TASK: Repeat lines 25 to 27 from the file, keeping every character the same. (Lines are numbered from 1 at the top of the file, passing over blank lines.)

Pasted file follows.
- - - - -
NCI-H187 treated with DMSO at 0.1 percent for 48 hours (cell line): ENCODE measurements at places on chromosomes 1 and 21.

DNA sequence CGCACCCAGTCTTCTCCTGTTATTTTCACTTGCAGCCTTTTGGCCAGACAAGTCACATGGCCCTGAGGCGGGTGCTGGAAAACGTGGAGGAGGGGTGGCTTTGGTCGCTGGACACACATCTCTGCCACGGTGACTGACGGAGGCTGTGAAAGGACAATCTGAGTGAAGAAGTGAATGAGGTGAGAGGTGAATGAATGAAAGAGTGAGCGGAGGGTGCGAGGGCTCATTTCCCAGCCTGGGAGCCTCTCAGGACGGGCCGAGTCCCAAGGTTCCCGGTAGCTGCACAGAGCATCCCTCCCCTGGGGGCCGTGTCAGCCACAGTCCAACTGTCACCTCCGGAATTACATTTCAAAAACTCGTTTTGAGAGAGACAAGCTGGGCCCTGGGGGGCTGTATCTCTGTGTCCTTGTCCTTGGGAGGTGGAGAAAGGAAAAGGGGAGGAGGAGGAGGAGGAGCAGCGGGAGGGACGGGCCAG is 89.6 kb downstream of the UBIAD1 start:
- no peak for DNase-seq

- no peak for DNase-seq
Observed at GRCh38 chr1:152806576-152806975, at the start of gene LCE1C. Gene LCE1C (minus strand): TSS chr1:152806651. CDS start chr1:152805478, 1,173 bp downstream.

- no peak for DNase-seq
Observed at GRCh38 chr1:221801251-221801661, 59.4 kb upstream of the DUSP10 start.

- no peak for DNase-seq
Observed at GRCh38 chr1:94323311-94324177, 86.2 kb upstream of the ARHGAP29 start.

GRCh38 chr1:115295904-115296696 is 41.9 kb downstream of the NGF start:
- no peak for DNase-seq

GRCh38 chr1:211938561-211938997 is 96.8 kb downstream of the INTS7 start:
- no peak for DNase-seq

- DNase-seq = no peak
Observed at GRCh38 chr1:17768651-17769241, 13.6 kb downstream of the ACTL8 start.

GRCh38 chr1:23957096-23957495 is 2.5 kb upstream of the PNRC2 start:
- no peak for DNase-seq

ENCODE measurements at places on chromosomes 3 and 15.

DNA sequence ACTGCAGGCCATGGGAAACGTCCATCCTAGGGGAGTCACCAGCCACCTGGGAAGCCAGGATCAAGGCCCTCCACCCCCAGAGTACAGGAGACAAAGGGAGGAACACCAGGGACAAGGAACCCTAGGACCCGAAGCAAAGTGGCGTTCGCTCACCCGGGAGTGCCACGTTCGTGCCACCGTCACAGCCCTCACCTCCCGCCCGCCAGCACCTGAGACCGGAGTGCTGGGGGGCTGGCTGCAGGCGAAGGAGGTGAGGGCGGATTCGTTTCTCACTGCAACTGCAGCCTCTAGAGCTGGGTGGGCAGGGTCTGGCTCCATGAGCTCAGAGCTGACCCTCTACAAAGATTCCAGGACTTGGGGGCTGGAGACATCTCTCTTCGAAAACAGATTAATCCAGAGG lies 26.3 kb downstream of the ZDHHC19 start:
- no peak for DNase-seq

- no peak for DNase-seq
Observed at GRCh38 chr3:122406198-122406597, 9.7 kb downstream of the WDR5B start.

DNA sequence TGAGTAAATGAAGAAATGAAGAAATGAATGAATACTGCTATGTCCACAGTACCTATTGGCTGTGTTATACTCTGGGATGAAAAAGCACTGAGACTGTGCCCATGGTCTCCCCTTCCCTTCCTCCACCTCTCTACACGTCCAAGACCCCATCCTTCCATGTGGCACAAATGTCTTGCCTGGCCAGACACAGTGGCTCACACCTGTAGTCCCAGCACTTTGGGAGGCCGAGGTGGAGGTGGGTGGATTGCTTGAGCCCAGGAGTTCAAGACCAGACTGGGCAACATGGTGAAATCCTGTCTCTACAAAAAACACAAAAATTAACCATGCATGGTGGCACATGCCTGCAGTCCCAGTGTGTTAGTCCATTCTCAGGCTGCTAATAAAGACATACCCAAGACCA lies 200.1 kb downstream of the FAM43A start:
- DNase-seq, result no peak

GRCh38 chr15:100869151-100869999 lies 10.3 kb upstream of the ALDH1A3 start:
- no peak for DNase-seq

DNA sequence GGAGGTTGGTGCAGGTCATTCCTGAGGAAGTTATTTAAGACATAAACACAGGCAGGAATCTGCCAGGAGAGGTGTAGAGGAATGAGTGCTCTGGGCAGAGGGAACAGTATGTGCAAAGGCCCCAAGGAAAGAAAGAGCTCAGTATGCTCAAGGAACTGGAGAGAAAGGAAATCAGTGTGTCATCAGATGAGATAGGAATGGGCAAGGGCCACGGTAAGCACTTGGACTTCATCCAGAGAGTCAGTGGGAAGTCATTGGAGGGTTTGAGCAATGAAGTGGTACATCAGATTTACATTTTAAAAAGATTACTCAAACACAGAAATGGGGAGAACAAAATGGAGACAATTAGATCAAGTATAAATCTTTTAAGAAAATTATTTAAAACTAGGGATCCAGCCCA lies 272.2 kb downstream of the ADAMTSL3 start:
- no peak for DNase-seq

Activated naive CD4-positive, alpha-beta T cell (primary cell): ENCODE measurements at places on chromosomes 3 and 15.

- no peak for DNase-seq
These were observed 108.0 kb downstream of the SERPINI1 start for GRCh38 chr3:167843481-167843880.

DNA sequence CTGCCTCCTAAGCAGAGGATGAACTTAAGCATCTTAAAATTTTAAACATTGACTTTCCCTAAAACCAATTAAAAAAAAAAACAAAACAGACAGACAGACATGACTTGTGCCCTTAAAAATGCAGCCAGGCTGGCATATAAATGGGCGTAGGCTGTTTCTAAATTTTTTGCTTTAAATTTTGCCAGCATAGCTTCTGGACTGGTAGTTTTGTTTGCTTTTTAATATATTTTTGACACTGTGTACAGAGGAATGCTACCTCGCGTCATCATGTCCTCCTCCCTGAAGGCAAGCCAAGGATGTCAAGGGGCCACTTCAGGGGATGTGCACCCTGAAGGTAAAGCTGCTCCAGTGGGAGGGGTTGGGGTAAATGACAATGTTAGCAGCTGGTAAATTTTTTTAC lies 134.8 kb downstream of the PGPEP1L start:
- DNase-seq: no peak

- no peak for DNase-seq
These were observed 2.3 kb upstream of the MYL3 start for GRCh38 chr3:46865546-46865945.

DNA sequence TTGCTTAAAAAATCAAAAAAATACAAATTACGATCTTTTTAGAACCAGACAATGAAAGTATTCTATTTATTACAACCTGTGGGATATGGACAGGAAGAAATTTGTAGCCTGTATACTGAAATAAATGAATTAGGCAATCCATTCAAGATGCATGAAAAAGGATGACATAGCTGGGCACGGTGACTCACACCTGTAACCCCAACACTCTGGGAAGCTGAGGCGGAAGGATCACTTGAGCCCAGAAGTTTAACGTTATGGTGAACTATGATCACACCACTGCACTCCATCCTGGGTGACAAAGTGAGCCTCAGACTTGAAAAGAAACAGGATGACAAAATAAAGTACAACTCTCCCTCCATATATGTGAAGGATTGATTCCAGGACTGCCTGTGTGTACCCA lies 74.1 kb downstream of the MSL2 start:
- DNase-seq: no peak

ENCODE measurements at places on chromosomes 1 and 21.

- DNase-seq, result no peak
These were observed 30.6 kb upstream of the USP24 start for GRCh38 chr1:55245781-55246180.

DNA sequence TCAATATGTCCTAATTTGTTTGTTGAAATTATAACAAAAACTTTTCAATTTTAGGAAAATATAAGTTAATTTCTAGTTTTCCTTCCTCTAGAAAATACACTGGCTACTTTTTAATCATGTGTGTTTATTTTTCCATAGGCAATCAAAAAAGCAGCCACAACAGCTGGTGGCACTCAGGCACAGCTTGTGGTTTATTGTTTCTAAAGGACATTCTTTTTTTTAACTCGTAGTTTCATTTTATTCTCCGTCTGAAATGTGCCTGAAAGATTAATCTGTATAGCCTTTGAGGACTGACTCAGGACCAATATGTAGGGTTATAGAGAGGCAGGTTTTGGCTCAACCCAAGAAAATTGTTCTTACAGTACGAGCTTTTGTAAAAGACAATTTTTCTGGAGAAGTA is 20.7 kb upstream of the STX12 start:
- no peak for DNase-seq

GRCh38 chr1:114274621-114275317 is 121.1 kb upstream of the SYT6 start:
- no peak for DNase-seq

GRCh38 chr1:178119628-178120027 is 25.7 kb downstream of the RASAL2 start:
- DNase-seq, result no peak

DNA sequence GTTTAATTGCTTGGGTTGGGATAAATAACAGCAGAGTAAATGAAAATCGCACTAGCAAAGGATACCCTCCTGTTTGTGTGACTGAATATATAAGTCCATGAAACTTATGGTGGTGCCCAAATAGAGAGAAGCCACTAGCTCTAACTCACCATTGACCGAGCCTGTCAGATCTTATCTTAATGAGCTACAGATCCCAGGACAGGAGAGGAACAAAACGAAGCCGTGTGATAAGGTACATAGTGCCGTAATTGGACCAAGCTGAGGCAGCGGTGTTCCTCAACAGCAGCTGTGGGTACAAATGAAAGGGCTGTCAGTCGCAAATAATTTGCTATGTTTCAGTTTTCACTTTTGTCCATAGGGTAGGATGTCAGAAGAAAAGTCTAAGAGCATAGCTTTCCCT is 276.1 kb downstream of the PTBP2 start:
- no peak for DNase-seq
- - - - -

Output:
GRCh38 chr15:100869151-100869999 lies 10.3 kb upstream of the ALDH1A3 start:
- no peak for DNase-seq

DNA sequence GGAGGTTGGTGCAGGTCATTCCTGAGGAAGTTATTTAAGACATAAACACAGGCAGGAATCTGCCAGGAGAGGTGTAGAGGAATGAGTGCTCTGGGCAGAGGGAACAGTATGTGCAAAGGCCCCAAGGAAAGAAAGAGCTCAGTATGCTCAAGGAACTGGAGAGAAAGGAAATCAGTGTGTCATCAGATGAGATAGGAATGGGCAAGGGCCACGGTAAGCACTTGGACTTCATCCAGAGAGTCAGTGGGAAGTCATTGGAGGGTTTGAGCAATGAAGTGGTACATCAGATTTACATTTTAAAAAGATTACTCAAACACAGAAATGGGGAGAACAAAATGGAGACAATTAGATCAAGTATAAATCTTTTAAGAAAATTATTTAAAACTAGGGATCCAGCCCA lies 272.2 kb downstream of the ADAMTSL3 start: